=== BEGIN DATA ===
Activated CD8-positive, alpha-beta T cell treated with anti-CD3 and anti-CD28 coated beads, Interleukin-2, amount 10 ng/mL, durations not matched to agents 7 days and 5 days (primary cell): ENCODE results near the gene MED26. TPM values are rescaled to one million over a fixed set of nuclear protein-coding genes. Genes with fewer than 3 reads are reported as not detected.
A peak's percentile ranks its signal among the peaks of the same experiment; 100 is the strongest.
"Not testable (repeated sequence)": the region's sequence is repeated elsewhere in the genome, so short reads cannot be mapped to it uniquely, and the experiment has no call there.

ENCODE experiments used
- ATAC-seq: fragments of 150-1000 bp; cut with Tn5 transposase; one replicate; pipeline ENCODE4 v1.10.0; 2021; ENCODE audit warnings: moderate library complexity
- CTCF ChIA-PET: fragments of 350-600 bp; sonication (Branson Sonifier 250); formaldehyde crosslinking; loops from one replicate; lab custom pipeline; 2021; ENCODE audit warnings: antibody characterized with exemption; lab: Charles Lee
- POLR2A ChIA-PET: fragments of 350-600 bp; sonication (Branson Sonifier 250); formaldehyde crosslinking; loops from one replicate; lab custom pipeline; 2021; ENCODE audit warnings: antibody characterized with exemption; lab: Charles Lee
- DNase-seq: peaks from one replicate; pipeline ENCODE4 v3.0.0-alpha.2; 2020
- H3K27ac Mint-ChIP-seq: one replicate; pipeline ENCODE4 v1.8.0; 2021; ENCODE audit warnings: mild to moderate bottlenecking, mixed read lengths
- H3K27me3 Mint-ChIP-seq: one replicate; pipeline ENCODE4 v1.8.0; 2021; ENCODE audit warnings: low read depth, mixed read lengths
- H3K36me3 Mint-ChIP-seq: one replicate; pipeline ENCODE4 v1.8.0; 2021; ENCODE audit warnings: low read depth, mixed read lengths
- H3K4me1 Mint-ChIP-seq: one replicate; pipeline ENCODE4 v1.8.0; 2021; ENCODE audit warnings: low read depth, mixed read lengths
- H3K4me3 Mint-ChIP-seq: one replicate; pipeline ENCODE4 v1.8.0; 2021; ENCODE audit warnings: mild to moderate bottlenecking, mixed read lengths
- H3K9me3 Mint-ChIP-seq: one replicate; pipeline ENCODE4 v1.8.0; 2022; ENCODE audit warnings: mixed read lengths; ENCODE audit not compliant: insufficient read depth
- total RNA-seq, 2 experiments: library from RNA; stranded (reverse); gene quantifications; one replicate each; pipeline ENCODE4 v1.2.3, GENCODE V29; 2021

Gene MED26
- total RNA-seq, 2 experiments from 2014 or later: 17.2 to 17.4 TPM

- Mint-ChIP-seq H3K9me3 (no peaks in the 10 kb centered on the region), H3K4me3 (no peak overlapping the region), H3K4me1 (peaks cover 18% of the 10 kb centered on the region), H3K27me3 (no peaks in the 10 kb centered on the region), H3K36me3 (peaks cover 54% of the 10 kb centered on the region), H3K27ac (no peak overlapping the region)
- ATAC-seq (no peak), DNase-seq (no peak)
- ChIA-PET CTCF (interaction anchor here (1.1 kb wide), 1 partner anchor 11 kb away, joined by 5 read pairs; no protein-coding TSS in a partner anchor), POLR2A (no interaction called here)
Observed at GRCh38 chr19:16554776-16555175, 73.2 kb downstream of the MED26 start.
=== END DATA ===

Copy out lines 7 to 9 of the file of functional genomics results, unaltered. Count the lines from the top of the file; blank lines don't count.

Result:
- POLR2A ChIA-PET: fragments of 350-600 bp; sonication (Branson Sonifier 250); formaldehyde crosslinking; loops from one replicate; lab custom pipeline; 2021; ENCODE audit warnings: antibody characterized with exemption; lab: Charles Lee
- DNase-seq: peaks from one replicate; pipeline ENCODE4 v3.0.0-alpha.2; 2020
- H3K27ac Mint-ChIP-seq: one replicate; pipeline ENCODE4 v1.8.0; 2021; ENCODE audit warnings: mild to moderate bottlenecking, mixed read lengths